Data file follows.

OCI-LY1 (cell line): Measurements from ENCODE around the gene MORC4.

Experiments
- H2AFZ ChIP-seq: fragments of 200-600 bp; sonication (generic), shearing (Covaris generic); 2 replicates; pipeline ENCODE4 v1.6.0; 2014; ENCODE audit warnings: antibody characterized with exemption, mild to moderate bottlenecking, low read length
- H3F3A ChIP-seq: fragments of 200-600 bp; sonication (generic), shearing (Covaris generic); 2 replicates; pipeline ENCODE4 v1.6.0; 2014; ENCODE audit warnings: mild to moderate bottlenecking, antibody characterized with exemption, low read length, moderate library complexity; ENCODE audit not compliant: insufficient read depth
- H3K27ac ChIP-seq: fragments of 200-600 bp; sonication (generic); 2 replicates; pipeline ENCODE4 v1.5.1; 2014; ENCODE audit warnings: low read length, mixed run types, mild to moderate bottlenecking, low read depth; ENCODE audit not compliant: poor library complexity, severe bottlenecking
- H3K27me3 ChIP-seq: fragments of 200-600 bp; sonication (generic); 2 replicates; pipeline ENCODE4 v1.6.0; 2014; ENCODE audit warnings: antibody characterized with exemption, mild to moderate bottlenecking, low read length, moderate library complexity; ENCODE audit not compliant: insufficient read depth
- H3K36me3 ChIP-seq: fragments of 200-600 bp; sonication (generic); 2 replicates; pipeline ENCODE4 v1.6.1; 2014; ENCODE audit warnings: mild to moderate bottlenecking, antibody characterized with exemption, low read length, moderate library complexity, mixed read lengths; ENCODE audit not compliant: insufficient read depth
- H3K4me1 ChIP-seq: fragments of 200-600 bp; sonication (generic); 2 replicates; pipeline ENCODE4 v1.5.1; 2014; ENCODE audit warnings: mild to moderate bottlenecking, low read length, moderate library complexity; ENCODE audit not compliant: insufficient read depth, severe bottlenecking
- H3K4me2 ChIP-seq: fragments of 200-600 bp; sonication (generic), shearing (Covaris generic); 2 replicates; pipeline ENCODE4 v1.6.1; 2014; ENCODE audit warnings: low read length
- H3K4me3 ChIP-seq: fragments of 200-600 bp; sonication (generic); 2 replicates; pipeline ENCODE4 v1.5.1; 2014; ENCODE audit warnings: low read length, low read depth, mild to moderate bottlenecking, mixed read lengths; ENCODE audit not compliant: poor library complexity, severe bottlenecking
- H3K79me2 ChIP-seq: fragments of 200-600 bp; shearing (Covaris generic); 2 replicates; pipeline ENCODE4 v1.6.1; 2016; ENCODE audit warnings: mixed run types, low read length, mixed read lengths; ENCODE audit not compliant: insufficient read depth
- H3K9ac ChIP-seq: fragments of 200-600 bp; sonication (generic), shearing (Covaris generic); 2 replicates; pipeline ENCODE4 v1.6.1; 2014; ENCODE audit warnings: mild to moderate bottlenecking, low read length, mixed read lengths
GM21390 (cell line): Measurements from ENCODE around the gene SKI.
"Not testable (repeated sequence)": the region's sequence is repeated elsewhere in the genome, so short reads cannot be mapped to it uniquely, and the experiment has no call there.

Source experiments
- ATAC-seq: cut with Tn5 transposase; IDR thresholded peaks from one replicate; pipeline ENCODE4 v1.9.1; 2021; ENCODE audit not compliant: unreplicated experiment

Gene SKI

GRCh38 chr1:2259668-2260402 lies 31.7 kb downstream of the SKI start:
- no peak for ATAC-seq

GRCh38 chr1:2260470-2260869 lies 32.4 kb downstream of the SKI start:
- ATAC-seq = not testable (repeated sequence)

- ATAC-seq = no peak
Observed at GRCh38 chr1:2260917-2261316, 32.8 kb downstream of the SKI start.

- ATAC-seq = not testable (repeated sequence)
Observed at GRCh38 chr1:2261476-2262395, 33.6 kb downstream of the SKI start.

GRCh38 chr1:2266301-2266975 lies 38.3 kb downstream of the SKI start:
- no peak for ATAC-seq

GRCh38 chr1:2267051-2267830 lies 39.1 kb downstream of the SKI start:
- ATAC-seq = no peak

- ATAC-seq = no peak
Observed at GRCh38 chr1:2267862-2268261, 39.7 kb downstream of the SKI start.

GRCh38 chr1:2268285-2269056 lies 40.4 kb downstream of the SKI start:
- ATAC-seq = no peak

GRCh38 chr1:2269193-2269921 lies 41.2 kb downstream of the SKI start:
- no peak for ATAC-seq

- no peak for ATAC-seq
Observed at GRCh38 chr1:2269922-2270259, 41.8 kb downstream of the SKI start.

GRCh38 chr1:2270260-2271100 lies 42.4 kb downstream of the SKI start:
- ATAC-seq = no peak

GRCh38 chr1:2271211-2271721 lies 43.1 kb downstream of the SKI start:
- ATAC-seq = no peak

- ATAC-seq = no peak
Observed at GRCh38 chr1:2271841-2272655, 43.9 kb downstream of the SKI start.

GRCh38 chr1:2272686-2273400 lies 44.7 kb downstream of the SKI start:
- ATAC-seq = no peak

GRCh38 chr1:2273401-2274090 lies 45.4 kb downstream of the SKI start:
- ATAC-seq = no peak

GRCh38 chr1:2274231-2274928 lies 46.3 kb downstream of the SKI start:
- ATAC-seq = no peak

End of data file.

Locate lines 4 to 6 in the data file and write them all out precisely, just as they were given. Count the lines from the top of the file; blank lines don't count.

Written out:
- H3F3A ChIP-seq: fragments of 200-600 bp; sonication (generic), shearing (Covaris generic); 2 replicates; pipeline ENCODE4 v1.6.0; 2014; ENCODE audit warnings: mild to moderate bottlenecking, antibody characterized with exemption, low read length, moderate library complexity; ENCODE audit not compliant: insufficient read depth
- H3K27ac ChIP-seq: fragments of 200-600 bp; sonication (generic); 2 replicates; pipeline ENCODE4 v1.5.1; 2014; ENCODE audit warnings: low read length, mixed run types, mild to moderate bottlenecking, low read depth; ENCODE audit not compliant: poor library complexity, severe bottlenecking
- H3K27me3 ChIP-seq: fragments of 200-600 bp; sonication (generic); 2 replicates; pipeline ENCODE4 v1.6.0; 2014; ENCODE audit warnings: antibody characterized with exemption, mild to moderate bottlenecking, low read length, moderate library complexity; ENCODE audit not compliant: insufficient read depth